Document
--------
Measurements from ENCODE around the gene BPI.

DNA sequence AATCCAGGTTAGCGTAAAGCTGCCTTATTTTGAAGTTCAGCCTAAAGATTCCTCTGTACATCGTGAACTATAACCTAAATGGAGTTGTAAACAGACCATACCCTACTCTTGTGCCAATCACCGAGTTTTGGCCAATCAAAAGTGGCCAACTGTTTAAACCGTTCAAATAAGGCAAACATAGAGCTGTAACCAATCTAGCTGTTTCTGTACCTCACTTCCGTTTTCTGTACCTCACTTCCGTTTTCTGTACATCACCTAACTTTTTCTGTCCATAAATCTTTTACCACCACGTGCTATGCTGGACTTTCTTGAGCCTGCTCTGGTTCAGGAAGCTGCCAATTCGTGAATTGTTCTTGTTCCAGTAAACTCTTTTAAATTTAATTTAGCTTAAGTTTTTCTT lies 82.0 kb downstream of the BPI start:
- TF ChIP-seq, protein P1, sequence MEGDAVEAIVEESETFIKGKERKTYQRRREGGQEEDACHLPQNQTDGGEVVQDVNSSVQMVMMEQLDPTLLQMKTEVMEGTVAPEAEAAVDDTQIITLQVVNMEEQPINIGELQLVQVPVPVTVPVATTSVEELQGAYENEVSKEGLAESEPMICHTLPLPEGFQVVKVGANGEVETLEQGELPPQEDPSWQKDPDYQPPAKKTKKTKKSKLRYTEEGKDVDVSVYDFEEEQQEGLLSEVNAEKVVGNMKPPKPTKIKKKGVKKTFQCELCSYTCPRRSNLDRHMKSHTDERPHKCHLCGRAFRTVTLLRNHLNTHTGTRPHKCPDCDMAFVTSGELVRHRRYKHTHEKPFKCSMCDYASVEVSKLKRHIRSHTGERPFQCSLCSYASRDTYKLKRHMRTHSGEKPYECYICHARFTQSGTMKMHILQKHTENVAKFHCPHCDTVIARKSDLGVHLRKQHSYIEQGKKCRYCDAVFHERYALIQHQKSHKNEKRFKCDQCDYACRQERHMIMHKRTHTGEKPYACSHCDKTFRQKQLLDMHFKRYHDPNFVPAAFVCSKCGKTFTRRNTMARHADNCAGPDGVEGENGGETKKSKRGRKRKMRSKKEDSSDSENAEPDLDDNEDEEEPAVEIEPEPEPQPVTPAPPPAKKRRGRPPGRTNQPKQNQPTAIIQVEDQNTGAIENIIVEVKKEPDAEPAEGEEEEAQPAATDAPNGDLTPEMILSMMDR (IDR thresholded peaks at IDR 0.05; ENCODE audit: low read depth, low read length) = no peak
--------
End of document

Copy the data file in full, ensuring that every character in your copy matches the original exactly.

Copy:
Measurements from ENCODE around the gene BPI.

DNA sequence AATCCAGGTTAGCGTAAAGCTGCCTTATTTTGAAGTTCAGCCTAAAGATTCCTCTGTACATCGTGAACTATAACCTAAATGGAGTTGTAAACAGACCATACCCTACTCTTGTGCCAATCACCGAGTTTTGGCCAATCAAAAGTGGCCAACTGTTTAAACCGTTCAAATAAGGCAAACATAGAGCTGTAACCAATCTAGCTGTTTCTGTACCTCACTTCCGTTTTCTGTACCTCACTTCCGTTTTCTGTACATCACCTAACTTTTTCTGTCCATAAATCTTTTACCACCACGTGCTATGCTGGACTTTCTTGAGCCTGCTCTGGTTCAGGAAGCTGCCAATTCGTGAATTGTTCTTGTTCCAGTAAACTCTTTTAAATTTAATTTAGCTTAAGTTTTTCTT lies 82.0 kb downstream of the BPI start:
- TF ChIP-seq, protein P1, sequence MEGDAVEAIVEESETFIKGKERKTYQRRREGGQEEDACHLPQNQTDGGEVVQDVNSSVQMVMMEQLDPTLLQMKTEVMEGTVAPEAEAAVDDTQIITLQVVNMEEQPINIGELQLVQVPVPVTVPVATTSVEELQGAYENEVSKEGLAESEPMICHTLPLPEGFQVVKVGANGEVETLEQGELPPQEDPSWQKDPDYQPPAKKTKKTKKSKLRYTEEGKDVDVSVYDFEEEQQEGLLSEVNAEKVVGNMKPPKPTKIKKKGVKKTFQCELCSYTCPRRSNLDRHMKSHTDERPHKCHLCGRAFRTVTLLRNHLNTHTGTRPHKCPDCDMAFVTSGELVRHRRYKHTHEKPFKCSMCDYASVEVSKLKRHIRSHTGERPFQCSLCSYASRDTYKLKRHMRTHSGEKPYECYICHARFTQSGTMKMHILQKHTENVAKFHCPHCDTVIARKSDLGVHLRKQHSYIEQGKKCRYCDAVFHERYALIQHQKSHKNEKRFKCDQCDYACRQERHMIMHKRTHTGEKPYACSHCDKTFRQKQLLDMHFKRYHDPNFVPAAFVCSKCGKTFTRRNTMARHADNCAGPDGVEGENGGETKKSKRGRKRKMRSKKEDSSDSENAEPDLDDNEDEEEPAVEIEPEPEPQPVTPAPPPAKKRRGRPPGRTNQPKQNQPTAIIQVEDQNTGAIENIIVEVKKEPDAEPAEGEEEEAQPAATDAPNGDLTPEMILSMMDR (IDR thresholded peaks at IDR 0.05; ENCODE audit: low read depth, low read length) = no peak